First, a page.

Alexander Chee’s essay, taken from a new edition of Dracula in bookstores this week, takes the myth and the monster more seriously than, surely, many of us have. Among his considerations, he writes, were “the many ways we can write about evil, as it seemed to me that there was so much evil to write about, and we lacked the tools to do so. And Horror is always here. Horror is here to say, ‘Oh hey, the monster,’ when no one else seems prepared to say ‘monster.’ Horror becomes the truth-teller.”
In this issue, we don’t overtly dabble in the genre of horror, but we do aim to sharpen those tools.
In “The Protagonist Is Never in Control,” Emily Fox Kaplan explores the power of narrative to both pronounce and denounce the monstrous. Her essay remembers “the bad man” of her childhood, overcoming his power in her memories with the power of her narration. “The same story,” Kaplan realizes, “can be told as a horror story or a fairy tale, depending on the choices of the author.” For her, the power of that choice is the beginning of truth-telling.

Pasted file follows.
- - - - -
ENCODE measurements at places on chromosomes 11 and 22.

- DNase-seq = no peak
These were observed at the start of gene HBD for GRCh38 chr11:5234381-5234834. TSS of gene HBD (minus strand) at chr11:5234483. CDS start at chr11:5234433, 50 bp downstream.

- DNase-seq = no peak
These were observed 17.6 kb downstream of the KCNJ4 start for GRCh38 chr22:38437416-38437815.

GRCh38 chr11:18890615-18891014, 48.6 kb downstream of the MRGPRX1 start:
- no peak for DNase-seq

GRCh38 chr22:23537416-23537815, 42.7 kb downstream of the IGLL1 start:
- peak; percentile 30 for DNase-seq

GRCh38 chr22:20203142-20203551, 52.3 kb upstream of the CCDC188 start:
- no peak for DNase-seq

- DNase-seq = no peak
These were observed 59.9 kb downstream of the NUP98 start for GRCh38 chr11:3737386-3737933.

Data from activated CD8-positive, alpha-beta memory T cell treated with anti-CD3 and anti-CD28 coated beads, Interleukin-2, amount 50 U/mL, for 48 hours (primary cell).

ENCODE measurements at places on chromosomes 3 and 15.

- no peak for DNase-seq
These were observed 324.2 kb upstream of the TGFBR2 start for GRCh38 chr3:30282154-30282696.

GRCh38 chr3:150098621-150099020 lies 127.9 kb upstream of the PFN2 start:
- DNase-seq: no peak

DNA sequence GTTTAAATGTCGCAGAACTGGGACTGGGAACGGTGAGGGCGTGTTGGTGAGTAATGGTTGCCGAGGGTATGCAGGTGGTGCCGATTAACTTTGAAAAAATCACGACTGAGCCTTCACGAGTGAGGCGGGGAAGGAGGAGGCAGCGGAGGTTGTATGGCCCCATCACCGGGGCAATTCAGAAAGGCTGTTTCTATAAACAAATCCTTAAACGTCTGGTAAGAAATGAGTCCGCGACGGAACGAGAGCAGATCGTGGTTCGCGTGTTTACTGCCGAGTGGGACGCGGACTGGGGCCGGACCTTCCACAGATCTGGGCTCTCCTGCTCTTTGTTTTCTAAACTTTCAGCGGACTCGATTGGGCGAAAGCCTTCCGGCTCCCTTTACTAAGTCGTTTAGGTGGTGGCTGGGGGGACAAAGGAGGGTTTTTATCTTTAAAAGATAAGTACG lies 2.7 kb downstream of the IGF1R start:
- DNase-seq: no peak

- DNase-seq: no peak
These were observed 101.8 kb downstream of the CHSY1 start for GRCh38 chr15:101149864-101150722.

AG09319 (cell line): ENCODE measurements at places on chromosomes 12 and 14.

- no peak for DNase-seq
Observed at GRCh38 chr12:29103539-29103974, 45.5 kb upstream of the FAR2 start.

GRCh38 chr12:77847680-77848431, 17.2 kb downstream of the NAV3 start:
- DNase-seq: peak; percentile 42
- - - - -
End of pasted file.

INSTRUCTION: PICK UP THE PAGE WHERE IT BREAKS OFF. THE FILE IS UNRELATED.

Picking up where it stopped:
Suhit Bombaywala’s short story, “The Rebellion,” portrays subtly monstrous men — rigid fathers, stern cousins, and an ominous unnamed force trying to refashion history so that it makes monsters of others. His protagonist, fortified by a love of comic books, defends himself with fantasy — with his refusal, in his stories or in his life, to give into the demand that “you have to make sense.”
And Mandy Moe Pwint Tu’s poem, “Histories,” witnesses the monstrous without naming the monsters, deploying poetic detail simultaneously delicate and grotesque.
—Jina Moore Ngarambe